CPS Unit Number 152-01

CPS Unit Number 152-01

Camp: 152

Unit ID: 1

Operating agency: BSC

Opened: 1946

Closed: 1946


CPS Other, No. [152], the Seagoing Cowboys special project, never an official Civilian Public Service program, utilized CPS men as attendants for livestock sent from the United States to war torn countries. This CPS Reserve Corps, created through an alliance between the Brethren Service Committee and the United Nations Relief and Rehabilitation Agency (UNRRA), helped deliver cattle and horses to war-torn countries. During 1946, three hundred and sixty-six CPS men served on ships that sailed from Newport News or Norfolk, Virginia to Europe. The men were discharged from CPS after their last voyage. Since this project was not a formal part of the Selective Service System, it is designated with a separate number, [152].

Camp staff:

Director: Benjamin Bushong, assisted by assignees Charles Franz, Charles Brashares, Raymond Hartman, and others.

The people:

In all, three hundred and sixty-six CPS men served on ships in 1946 that sailed from Newport News or Norfolk, Virginia to Europe.  Of the group, one hundred and fifty-four men reported Mennonite denominational affiliation when entering CPS, sixty-two reported Brethren affiliation, forty-six reported Friends affiliation, thirty-two Methodist, ten Amish and the rest reported affiliations with other denominations or peace organizations.  Their ages ranged from 19-33.  (Yoder, p. 1)

The work:

The men tended to the livestock, feeding the animals at 6:00 am.  Following their breakfast, the men watered the livestock, and daily cleaned and scraped the floors and stalls, washing the aisles with salt water.  Following the noon meal, the men brought hay and oats up from the hold.  Each man tended from twenty-five to thirty horses.  They  assisted longshoremen if any heifer, horse or cow was difficult to move in or out of a cage when loading and unloading the livestock.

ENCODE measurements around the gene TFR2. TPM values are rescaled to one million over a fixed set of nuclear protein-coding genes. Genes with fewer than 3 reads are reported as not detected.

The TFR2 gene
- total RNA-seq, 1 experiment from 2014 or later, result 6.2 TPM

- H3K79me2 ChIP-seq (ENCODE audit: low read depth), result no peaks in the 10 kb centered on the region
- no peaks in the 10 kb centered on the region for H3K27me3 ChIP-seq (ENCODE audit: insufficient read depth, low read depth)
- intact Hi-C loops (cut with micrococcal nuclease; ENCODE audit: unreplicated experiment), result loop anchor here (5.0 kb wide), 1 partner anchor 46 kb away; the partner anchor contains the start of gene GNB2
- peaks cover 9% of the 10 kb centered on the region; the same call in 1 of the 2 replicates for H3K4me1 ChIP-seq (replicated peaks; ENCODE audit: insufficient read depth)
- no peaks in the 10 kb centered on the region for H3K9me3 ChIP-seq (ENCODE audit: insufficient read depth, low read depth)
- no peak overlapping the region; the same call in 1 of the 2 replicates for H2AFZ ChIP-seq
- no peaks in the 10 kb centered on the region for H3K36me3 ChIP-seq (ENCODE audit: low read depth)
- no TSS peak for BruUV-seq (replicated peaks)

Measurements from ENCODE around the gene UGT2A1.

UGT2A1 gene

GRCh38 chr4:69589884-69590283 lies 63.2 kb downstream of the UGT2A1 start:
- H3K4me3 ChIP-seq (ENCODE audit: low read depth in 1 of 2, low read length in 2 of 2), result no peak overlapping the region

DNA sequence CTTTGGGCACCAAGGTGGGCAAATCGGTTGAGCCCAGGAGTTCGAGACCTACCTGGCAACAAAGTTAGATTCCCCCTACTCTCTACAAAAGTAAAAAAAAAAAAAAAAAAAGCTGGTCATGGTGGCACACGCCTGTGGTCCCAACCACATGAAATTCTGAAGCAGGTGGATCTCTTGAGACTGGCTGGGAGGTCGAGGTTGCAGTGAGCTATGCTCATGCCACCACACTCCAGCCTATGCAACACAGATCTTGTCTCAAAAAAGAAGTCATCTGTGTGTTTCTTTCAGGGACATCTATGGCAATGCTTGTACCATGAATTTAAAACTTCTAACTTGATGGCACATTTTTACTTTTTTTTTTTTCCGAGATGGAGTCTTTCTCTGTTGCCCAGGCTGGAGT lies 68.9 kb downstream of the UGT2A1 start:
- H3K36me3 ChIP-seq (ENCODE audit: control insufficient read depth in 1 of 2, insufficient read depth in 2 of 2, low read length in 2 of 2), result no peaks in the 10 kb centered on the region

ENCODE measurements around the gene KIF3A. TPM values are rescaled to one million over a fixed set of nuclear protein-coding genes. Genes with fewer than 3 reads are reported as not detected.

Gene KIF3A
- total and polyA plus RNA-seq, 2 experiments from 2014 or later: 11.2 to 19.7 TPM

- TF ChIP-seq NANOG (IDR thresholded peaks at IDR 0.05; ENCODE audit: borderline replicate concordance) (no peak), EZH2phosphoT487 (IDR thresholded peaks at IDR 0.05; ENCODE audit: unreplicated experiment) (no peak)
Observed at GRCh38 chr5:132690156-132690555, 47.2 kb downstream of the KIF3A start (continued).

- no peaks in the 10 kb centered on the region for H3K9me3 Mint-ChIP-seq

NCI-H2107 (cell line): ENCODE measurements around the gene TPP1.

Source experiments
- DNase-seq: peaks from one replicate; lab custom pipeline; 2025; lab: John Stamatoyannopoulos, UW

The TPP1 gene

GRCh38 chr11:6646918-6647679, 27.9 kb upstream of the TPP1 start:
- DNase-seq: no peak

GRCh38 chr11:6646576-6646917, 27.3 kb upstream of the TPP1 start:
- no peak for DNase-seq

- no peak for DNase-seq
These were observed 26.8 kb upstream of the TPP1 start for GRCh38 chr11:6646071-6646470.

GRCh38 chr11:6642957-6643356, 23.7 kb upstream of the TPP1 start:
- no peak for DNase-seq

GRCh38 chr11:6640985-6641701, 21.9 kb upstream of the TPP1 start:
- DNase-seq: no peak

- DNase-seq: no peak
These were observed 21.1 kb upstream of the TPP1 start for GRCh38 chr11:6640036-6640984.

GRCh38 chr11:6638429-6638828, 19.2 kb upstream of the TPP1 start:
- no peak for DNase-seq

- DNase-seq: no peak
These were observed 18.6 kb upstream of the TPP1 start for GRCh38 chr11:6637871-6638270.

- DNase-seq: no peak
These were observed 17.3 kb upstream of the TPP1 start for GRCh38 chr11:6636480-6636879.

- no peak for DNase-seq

Each man received $150 per trip, but was required to pay transportation home at the time of discharge.


“Men will be required to obtain seaman’s papers from the Coast Guard and must pass the physical examination of the War Shipping Administration.” (NSBRO Camp Director’s Bulletin No. 170 [unknown month and day] 1946, in Yoder, p. 3)

Camp life:

Between trips, the men stayed at the New Windsor Relief Center and later at Newport News, Virginia.  While at New Windsor, men joined in the community activities and programs already in place at the center.


Before going to sea, men packed bags with not only clothing, books and stationery, but also packages of food for destitute individuals for whom they had addresses in foreign ports. 


During the time at sea, the men were under the legal authority of the ship captain; when on shore, they were under the control of UNRRA, although the authority had been delegated to the Relief Section of the Brethren Service Committee.


Time spent in foreign ports varied from a few days to as long as two weeks.  One “cowboy”, Arthur Lenz, wrote of the devastation and destruction.  “One begins to feel the psychology of want, despair, indecision, confusion . . . . We are hitting at the ‘grass roots’ when we bring in livestock and farm implements and fertilizer. . . .  We can bring them food, but if we go farther and provide tools so that they can start producing themselves, it’s an improvement”. (March 5, 1946 in Eisan p. 331)


For more information on Seagoing Cowboys project, see Leslie Eisan, Pathways of Peace: A History of the Civilian Public Service Program Administered by the Brethren Service Committee.  Elgin, IL:  Brethren Publishing House, 1948 pp. 324-332.


See also Church of the Brethren Historical Library and Archives http://www.brethren.org/site/PageServer?pagename=office_general_secretary_brethren_historical_library_archives.


See also Melvin Gingerich, Service for Peace: A History of Mennonite Civilian Public Service. Akron, PA: Mennonite Central Committee printed by Herald Press, Scottdale, PA 1949, pp. 187- 189.


For more information on the Heifer Project, see J. Kenneth Kreider, A Cup of Cold Water: The Story of Brethren Service. Elgin, IL: Brethren Press, 2001.


See also http://www.seagoingcowboys.com/ by Peggy Reiff Miller.


For more information on the origins of the program, the formation of the CPS Reserve Corps, a list of ships and selected correspondence compiled by Anne M. Yoder, Archivist at the Swarthmore College Peace Collection, click on the link below.  http://www.swarthmore.edu/Library/peace/conscientiousobjection/CPSResources/SeagoingCowboys.html.